Cameron Smyth | What’s New with Trash?

Cameron Smyth
Share on facebook
Share on twitter
Share on email

The state of waste and trash is constantly changing. We live in an environment with a finite amount of resources. The call has never been greater to make sustainable choices that benefit our environment now and into the future. The city has spent the last few years creating and improving green programs that raise awareness and provide the tools and resources for residents and businesses to live greener lives. Thankfully, you — our Recycle Heroes — have stepped up by recycling right. However, we must be prepared to do even more to meet the changes and challenges on the horizon.  

Residents recently submitted their feedback through an online community survey regarding the city’s residential trash and recycling services. We received an overwhelming number of responses, gauged resident input with their current service and learned what communication vehicles are used most to receive information. Thanks to your community input, we are pleased to say that we have identified a few areas of interest that will guide our efforts to improve existing programs. 

As part of a statewide plan to improve waste processing, reduce greenhouse emissions and reduce food waste, Senate Bill 1383 was signed into California law. The bill, referred to as the Short-Lived Climate Pollutions Act, aims to implement correct organic waste disposal and rescue edible food for consumption. Reducing short-lived climate pollutants like organic waste will have a swift impact on the climate crisis. But how do these actions affect Santa Clarita residents and business owners?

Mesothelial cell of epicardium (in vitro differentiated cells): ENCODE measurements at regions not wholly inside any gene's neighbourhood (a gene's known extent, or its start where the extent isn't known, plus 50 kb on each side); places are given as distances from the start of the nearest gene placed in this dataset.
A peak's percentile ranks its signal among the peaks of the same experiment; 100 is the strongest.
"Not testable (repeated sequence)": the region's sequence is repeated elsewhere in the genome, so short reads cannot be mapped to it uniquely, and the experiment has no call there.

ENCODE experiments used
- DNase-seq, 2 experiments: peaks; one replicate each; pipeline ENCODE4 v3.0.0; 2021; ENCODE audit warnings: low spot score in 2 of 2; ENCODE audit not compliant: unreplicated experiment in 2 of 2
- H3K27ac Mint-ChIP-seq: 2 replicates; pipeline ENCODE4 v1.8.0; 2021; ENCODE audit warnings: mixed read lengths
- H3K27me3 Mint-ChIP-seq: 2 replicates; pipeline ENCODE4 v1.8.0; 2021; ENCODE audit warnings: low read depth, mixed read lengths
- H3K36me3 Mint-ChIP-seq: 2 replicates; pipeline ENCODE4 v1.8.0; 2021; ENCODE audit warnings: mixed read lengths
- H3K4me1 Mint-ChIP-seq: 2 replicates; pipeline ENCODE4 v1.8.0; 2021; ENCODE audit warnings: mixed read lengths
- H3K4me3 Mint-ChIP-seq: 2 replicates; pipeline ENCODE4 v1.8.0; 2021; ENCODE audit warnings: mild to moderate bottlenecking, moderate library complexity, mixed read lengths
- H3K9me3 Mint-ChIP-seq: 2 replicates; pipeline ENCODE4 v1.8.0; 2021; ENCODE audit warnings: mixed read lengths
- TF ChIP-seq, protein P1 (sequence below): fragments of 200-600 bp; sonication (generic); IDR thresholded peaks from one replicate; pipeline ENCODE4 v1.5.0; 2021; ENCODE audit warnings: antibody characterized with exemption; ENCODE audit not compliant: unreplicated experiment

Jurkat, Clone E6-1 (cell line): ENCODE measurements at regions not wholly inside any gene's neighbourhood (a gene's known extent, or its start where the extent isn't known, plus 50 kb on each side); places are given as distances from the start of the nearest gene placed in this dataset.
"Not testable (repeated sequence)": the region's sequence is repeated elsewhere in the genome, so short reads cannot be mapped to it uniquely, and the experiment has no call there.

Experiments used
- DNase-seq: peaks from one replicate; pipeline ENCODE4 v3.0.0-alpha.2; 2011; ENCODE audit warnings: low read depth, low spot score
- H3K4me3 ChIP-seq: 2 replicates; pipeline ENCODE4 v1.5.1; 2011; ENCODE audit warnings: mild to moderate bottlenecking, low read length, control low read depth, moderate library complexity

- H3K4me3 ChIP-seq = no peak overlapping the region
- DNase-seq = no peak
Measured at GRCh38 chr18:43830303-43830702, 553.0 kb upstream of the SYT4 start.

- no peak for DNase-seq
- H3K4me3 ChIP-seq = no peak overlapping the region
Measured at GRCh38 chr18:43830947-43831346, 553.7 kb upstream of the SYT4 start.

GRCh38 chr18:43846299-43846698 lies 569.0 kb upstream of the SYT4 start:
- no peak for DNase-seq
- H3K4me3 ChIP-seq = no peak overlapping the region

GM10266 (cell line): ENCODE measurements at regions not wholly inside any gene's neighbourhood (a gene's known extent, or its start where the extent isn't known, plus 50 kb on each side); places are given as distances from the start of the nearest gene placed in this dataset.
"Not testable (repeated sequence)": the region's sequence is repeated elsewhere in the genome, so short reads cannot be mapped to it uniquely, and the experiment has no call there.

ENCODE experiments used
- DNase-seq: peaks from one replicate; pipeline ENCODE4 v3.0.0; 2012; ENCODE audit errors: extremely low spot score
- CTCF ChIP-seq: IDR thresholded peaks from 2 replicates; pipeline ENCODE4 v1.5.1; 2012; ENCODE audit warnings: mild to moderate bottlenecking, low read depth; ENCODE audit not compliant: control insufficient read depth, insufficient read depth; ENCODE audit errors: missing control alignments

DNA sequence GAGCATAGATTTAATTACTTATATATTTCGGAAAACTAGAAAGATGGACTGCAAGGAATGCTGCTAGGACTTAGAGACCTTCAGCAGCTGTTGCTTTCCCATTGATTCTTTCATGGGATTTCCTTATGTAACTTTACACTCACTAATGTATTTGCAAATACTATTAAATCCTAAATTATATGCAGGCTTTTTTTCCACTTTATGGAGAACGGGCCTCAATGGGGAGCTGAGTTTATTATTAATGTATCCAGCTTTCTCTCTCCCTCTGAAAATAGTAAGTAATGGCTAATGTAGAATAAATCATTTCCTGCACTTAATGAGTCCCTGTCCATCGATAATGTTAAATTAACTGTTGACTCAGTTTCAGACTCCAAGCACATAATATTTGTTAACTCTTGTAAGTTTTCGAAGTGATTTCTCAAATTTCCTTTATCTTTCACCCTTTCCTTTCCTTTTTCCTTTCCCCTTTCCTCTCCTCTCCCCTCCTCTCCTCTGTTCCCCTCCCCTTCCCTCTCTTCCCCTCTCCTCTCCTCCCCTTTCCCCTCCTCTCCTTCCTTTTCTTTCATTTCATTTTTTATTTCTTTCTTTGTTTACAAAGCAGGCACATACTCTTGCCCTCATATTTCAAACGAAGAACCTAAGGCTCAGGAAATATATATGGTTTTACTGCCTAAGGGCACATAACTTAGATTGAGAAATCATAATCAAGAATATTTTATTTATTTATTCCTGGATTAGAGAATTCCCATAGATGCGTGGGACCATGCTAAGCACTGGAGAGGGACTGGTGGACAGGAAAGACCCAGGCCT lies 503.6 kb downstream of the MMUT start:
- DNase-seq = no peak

In the next few years, the city of Santa Clarita will roll out a residential organic food waste recycling program. While the program is still being developed best to meet the needs of the state and our community, the program will give residents the opportunity to separate their food scraps, leftover food and spoiled food in curbside containers to be processed into compost or mulch products.  

SB1383 also adopted statewide standardized colors for garbage, recycling and organic waste carts. Single-family residents will start to see existing cart colors transition to the new statewide color scheme. The new colors will include black for regular garbage, blue for recycling and green for organic waste, including green waste, yard waste and food waste. These colors may be identified in the entire cart or the lid only. So be prepared to check the lid! Cart color transitions have already begun and will continue to take place through attrition or new account set-ups until all Santa Clarita residents have transitioned to the current color scheme.  

Business owners can also join the dozens of businesses that have already signed up for the city’s organic waste recycling program through their commercial waste hauler. By 2022, all businesses generating waste are required to have a program in place to either donate leftover food, recycle inedible food waste, compost on-site, obtain a waiver or a combination of any of these processes to reduce the organic waste going to the landfill.  

Although there will be these changes over the next few years in how we interact and dispose of our waste, I’m confident that our residents and businesses will continue their resilience to make the necessary changes to meet the demand for more sustainable action. This will result in all of us doing our part to reduce landfill waste and reuse or recycle as many materials as possible, producing an even greener Santa Clarita.  

We look forward to sharing more information as it becomes available, and don’t forget to visit our website for more information about green events, tips and resources. You can also connect with us on our Facebook page @GreenSantaClarita. 

Cameron Smyth is a member of Santa Clarita’s City Council and can be reached at [email protected].  

Related To This Story

Latest NEWS